The crowds for three days were good, and there was the usual selection of headline players headed to major college programs on display. Five games were decided by single digits, and two went into overtime, including the final game of the weekend.
Morgan County pulled off the double dip, winning both the girls and boys championships in its classification, and fans saw new faces and regular contenders.
But the 2016 GHSA state basketball championships at the Macon Coliseum won't be forgotten for a while for something else: a foot. The discovery Saturday that the baskets at the Coliseum were a foot farther back from where they should have been became the defining memory for the championships.
GHSA executive director Gary Phillips was in Atlanta on Monday for part of the Georgia legislative session and was unavailable for comment. Basketball is among the duties under associate director Ernie Yarbrough, who is also the coordinator of officiating.
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"I know that he is -- as I am, as everybody is -- he is pretty disappointed," Yarbrough said of Phillips, who took over as executive director in the fall of 2013.
Yarbrough said the notification came Saturday from a reporter, not a coach or administrator, and Yarbrough tried to quietly check between the third and fourth quarter of the Class AAA girls championship.
He saw the "X" on the floor under where the middle of the basket should be, and that indeed, it was a foot off. Shooting in a big arena setting is usually a major adjustment for high school teams accustomed to playing in smaller gyms with a wall of some sort just behind the goals. What drew the attention of Yarbrough, and others, was the number of times players were whistled for being out of bounds on the baseline on routine plays.
"I noticed that more than anything," he said. "I thought to myself, 'Is it because these kids are so much more athletic now, that they jump so high that they are coming down out of bounds after a rebound?' "
Yarbrough said he wondered if the situation might have existed last year. The GHSA could have changed the goals for the final three games, which apparently would have taken an hour. But that also would have meant that nearly two dozen teams played on the misaligned goals and six teams would have had the benefit of properly aligned goals.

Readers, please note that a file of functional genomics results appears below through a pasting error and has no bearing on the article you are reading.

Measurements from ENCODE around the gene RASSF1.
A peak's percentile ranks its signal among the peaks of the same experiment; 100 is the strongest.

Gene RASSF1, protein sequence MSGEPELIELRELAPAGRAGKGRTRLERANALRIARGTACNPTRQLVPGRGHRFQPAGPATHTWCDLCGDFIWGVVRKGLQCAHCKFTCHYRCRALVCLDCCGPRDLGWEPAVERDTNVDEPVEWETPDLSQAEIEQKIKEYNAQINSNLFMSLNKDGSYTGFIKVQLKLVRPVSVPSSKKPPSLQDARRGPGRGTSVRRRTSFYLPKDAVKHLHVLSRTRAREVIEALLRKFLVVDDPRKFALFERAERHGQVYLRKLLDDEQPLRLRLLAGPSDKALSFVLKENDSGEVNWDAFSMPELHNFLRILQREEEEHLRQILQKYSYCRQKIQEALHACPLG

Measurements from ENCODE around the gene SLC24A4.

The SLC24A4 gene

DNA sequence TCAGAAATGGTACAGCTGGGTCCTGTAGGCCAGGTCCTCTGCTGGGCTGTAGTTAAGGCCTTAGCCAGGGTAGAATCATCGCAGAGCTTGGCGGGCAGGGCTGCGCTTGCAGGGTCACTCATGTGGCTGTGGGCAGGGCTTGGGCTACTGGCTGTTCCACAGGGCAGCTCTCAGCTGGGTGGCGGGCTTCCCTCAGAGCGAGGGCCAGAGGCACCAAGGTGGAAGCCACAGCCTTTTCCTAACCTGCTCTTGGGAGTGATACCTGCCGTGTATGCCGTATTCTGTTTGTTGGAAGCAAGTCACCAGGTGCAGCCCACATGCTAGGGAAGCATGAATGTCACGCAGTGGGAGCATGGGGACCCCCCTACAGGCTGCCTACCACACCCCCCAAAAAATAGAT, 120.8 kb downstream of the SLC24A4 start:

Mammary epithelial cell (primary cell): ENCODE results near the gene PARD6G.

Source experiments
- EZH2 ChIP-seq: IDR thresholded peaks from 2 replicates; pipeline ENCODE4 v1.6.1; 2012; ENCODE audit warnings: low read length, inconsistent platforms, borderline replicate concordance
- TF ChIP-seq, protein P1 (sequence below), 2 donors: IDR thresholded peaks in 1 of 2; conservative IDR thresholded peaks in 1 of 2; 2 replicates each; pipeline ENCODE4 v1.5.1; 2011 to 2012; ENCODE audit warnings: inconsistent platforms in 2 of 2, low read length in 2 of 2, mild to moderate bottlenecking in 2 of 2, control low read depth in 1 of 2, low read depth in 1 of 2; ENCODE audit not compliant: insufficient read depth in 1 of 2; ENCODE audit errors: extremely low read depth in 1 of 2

As it is, all 28 teams played on the same goals.
Reaction has been harsh, from retired Allatoona principal Scott Bursmith demanding in a Marietta Daily Journal story during the weekend that "somebody should lose their job" to broad online bashing of the GHSA, Macon and the Coliseum.
The goal placement, as well as court setup, is a facility task, not a GHSA job, as per the contract. While focus was on the baskets, Yarbrough noted that some lights weren't on for Thursday's games but were fully functional Friday and Saturday.
The weekend's issues added to the discussions, as there are with nearly all championships, about moving the tournament. There have been assorted facility hiccups and a lack of assorted improvements through the years. But the seating is fairly new, as are the scoreboard and bleacher seating.
Moving the tournament isn't as easy as the GHSA making a call and asking for an invitation. Yarbrough said a major issue involving facilities most prominently mentioned -- Georgia Tech, Philips Arena, Georgia and the Infinite Energy Arena in Duluth -- is scheduling.
"Here's what (fans) don't understand," Yarbrough said. "Those facilities can't give us three or four days in a row at their site. They just can't do it, and they won't."
He noted that lack of parking anywhere near Georgia Tech's McCamish Pavilion, especially after the school eliminated lots to build a softball and tennis complex. There are about 100 parking spots on the McCamish property, with the closest lot being across I-75. He said discussions with Georgia rarely last long, and he noted the full schedule at Philips, including the Atlanta Hawks.
There no doubt will be an equally harsh reaction with Yarbrough confirming that the 2017 tournament is set to return to the Coliseum in the final year of a two-year contract. But the goal situation is also likely to inspire more focus to make sure nothing goes wrong in 2017, and it's doubtful much of anything will get overlooked.
"That's part of our contract with them is that they set up the facility for us," Yarbrough said. "We've been there for so many years, we probably took it for granted."
One change this year was the absence of Terry Fahey, a longtime Coliseum worker who played basketball in college.
"Terry, being a basketball guy, I think he took a lot of pride in making sure things were as they should be," Yarbrough said. "I'm not saying that it wasn't this year, because he retired, but that was one of the first things that came to my mind was, 'Doggone, where's Terry?' "
Yarbrough said negotiations with staffers from the Marriott, part of the Noble Investment Group, which manages the Centreplex properties, have been good, with Marriott officials showing interest and being professional.
But there is turnover.
"I know that they're trying to keep that place afloat," he said. "They go through so many changes every year personnel-wise. I don't want to throw dirt on those folks, either. It taught me a lesson.
"I'm not going to take that stuff for granted any more, just because people have been doing it for 20 years that they're doing it the right way."